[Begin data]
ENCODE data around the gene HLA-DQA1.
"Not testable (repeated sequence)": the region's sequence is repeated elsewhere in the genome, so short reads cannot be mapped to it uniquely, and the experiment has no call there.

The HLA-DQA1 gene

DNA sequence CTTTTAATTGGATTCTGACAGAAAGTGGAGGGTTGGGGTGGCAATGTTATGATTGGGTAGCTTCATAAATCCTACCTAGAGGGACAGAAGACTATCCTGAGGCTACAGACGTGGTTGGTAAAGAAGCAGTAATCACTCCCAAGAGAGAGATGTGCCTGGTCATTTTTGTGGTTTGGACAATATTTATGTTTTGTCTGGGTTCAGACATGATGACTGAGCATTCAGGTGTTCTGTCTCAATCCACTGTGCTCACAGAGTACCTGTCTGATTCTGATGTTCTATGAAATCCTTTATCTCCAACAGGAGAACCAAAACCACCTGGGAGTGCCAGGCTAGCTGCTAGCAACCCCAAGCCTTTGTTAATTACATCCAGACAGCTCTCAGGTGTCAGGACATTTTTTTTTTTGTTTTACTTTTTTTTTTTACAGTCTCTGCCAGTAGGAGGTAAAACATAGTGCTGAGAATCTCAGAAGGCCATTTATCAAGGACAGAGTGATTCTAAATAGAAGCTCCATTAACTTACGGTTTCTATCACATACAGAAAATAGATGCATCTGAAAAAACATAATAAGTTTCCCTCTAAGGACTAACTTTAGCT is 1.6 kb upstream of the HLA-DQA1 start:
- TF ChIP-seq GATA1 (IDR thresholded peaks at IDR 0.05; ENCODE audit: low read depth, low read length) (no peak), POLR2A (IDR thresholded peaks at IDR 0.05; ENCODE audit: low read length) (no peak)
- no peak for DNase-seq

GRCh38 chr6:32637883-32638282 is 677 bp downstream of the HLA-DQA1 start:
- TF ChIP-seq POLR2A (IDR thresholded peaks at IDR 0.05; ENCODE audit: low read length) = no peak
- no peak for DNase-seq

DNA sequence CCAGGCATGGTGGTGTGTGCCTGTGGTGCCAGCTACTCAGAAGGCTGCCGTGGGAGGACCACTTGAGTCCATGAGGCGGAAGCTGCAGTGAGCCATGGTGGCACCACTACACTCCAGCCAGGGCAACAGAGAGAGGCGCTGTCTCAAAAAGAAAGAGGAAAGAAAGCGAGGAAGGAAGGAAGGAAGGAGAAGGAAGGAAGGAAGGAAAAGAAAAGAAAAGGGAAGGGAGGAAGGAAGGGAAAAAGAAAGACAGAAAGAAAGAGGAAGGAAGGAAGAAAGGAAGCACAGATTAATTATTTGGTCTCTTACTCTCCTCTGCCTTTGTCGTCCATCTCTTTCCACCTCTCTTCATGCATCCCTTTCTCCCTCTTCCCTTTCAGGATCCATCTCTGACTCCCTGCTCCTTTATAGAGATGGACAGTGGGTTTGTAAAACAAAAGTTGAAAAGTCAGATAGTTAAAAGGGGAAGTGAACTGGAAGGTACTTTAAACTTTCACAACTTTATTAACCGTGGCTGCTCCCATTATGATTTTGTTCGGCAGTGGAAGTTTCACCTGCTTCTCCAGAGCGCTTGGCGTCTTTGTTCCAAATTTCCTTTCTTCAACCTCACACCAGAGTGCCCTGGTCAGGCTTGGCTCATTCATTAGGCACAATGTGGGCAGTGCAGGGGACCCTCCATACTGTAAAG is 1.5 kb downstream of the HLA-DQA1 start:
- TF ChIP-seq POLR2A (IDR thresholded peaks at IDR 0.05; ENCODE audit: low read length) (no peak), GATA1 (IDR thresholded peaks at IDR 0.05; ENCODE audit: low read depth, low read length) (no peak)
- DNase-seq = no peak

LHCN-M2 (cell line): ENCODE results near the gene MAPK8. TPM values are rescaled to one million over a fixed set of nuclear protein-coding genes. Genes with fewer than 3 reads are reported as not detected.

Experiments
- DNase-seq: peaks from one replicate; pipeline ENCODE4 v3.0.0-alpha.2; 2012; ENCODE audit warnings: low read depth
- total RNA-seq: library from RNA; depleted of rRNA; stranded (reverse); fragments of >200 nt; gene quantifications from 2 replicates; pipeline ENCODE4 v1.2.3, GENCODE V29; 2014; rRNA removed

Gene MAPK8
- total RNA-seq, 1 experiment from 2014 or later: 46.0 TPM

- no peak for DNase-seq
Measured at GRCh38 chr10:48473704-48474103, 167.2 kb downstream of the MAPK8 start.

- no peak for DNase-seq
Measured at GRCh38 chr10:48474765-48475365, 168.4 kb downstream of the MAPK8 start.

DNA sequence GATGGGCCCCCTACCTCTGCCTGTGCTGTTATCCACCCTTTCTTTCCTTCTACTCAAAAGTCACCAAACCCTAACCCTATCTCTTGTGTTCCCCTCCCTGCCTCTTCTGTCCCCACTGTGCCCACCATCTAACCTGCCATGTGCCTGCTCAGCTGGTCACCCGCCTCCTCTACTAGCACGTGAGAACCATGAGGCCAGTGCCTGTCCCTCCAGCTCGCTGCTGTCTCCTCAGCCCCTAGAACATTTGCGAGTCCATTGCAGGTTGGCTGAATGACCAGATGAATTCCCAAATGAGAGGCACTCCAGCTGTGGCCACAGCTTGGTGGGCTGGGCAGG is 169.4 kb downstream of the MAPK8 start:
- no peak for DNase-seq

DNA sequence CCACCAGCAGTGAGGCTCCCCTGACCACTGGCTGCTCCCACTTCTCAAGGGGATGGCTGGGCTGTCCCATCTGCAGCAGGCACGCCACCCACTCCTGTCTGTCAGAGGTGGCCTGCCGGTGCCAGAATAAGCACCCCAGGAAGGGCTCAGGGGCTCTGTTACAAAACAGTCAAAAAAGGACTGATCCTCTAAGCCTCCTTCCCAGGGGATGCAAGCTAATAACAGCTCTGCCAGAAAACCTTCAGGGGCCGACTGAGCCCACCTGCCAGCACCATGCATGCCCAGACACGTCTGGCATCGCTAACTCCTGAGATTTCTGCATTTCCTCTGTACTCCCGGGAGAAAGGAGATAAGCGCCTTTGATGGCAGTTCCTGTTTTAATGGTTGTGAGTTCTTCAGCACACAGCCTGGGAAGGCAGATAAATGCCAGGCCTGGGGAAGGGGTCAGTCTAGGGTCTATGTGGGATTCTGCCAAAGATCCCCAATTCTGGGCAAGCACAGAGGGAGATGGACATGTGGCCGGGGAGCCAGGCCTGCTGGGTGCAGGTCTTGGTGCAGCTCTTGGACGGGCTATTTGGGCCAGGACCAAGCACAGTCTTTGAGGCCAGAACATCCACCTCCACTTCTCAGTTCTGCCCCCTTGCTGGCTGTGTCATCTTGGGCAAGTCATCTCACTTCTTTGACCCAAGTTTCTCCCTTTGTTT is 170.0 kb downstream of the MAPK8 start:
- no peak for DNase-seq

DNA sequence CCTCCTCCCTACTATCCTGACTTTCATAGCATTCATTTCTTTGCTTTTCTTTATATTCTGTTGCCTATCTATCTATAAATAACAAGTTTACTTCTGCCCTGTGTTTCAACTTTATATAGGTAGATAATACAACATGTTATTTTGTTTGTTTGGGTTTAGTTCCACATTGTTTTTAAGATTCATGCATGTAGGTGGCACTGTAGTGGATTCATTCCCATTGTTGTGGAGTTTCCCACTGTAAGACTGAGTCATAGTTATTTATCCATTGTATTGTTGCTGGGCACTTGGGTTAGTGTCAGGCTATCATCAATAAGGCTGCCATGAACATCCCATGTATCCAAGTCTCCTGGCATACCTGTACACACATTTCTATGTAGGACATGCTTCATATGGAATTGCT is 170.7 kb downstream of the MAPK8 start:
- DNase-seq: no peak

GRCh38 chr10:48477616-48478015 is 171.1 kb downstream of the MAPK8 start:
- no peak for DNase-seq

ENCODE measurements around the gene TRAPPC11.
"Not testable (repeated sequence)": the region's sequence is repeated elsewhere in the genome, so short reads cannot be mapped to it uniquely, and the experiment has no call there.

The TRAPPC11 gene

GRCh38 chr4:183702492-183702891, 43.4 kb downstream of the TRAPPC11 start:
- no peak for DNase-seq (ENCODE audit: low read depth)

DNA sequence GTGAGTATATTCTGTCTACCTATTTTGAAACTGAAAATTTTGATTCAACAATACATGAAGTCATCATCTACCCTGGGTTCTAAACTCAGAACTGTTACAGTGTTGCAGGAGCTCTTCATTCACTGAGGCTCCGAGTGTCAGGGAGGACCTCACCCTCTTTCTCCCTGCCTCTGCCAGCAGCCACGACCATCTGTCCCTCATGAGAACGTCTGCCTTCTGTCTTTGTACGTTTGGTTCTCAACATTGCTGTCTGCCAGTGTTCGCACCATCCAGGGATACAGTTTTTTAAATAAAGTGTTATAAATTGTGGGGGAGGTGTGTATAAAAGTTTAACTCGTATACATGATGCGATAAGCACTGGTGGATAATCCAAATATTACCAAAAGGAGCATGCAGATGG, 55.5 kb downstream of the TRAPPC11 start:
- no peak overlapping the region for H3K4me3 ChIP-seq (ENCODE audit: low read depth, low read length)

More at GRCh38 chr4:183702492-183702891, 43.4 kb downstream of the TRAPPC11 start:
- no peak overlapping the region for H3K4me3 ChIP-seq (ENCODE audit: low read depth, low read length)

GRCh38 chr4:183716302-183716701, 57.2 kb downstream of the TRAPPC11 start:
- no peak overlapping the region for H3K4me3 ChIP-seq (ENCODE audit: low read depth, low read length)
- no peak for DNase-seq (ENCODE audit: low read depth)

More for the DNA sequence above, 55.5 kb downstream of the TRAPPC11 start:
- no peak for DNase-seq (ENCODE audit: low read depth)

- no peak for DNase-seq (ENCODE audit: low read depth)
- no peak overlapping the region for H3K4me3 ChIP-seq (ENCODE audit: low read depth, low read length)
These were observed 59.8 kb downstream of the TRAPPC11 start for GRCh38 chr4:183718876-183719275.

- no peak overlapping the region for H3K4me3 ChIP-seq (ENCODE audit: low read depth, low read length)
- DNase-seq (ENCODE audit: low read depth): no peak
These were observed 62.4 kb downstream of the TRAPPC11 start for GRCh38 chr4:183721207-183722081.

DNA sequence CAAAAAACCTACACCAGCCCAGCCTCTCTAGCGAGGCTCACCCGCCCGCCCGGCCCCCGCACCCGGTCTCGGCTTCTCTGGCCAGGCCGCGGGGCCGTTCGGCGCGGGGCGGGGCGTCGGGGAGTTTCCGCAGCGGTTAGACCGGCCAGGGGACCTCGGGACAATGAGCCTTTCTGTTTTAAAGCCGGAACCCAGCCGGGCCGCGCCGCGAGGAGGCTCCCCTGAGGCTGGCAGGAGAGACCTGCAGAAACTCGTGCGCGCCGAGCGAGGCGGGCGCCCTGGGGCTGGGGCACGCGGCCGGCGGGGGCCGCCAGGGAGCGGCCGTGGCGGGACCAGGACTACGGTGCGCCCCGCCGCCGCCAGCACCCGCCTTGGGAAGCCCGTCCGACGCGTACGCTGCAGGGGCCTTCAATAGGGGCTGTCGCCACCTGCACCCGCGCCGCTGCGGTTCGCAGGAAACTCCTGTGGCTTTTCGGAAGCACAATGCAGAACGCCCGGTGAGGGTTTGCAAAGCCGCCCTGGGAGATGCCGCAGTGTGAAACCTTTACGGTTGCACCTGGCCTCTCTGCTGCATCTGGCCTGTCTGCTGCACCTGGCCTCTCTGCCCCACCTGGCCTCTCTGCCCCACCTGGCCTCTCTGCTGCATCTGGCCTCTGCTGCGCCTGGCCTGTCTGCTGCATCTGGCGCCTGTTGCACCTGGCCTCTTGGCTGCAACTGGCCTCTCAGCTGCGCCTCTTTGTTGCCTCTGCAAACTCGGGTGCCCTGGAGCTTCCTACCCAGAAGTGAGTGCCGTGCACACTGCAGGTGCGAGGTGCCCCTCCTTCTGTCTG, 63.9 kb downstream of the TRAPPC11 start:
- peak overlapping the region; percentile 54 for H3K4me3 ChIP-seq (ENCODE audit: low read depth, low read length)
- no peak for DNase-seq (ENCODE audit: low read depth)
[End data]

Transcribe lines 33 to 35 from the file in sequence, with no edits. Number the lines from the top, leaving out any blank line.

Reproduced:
The TRAPPC11 gene

GRCh38 chr4:183702492-183702891, 43.4 kb downstream of the TRAPPC11 start:
- no peak for DNase-seq (ENCODE audit: low read depth)